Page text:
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Old 11-23-2010, 01:31 PM   #1
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Granite counter installation


Granite counter top was not cut square. Is it a valid installation to expose the sheet rock so that the granite is inset and properly flush to the front of the cabinet?

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Old 11-24-2010, 06:19 AM   #2
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Granite counter installation


I suspect that the granite was cut square, but the walls are not. If you have a grinder with a diamond blade you can trim down the edges of the stone.

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Old 11-24-2010, 08:11 AM   #3
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Granite counter installation


It is not cut square 25" (w) at on end and 26" at the other. I agree cutting or grinding is one alternative, but is exposing and recessing the granite into the sheet rock a proper installation? My gut is telling me that it is not,
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Old 11-24-2010, 09:33 AM   #4
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If you are dealing with a 1" difference in sides, I don't think you are going to get 1" of depth out of just cutting into or removing the drywall. Most drywall is 1/2", so unless there is a double-layer there, you'd need to notch the studs too - which is not an acceptable way to mount a countertop.
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Old 11-24-2010, 06:32 PM   #5
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Granite counter installation


Thanks for your reply. Yes, 1 inch difference, but I neglected to state that to recess it so that it is flush to the front of the cabinet (double radius on front edge of granite) was from a 1/4 one side and 3/8 - 1/2 inch on the other end in movement. Also, the wall was not that true as well, so no cutting into the studs. However, I'm still concerned about the installer cutting to the sheet rock to gain the extra movement. Is this comment in the industry? Concerned about possible water damage as there is a kitchen sink involved.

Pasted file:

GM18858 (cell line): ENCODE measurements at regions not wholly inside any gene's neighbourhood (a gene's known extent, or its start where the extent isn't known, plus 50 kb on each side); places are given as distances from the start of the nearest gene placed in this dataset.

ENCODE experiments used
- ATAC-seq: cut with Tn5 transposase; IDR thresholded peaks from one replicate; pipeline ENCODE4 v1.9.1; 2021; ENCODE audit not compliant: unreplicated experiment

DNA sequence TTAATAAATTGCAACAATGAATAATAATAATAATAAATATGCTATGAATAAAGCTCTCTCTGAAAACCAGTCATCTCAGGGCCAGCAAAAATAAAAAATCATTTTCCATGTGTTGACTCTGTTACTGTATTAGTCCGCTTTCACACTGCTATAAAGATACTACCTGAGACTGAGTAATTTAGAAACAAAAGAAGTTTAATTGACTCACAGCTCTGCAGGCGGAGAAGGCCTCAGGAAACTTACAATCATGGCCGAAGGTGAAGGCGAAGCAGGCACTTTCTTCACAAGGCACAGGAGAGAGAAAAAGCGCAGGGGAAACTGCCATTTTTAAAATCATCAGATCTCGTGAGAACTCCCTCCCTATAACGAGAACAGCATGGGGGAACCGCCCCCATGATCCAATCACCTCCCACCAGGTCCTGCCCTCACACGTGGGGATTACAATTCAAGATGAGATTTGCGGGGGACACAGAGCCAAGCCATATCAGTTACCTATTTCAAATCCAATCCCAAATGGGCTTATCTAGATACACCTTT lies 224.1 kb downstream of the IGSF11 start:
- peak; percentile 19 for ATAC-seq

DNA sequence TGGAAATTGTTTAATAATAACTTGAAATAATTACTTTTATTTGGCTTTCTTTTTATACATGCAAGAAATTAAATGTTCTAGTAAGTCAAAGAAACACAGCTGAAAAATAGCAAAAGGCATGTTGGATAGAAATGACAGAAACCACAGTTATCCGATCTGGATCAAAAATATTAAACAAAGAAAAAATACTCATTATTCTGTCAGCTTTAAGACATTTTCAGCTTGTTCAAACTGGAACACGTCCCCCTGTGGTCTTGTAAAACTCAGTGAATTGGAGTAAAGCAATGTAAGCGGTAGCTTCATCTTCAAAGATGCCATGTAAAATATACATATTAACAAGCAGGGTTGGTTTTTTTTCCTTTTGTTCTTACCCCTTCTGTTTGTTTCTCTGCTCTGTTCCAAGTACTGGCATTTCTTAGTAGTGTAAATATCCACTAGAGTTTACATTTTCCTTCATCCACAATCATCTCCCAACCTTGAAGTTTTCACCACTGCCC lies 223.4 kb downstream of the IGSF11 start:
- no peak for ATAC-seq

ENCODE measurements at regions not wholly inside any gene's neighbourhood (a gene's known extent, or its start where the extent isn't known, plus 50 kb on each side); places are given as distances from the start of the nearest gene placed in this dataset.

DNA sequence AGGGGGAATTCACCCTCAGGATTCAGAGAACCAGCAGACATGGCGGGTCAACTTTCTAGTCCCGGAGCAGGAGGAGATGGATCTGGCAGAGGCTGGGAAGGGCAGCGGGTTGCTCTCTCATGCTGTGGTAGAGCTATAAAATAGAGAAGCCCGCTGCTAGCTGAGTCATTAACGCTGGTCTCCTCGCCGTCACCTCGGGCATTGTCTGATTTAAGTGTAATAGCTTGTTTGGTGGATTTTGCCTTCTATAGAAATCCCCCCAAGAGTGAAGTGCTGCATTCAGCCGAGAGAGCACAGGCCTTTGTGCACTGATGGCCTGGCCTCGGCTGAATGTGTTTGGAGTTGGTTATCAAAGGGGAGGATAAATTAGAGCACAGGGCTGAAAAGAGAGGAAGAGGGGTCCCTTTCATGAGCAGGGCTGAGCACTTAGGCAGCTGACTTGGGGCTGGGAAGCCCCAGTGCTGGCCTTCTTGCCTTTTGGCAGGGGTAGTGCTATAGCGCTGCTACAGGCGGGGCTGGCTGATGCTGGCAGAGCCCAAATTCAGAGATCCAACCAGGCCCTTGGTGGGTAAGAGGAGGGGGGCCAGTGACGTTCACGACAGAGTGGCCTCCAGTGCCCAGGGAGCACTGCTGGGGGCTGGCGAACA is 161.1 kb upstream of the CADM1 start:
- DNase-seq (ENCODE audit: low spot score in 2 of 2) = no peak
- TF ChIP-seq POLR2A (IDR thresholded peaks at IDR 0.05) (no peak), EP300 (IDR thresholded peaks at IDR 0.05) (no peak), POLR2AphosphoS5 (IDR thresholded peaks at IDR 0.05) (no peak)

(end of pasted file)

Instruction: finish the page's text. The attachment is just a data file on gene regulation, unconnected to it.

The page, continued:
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Old 11-24-2010, 10:31 PM   #6
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Granite counter installation


AO,
If the granite was supposed to be cut at say the 26" width all the way, then tell the installer to go back and cut another slab. You can take out part of the drywall, but it sounds like the mistake is on his end. I have seen granite slabs that were cut straight but the wall had a hump in it. So they would notch the drywall in the spot where it stuck out. But in these cases, the wall was causing the granite to show a gap behind that was less than 1/2". When they took out the small bit of drywall, it was flush. The wall being out is not their fault. A slab that is an inch off is.
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Old 11-24-2010, 10:52 PM   #7
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Granite counter installation


who took the measurements for the counter?
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Old 11-26-2010, 03:28 PM   #8
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the fabricator who is the sub for the primary contractor.
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Old 11-26-2010, 05:35 PM   #9
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then I would expect the counter to be recut. Since they are having to dig one end of it well into the wall, it sounds like all they would have to do is re-cut this slab so it is a consistent depth across the full length.

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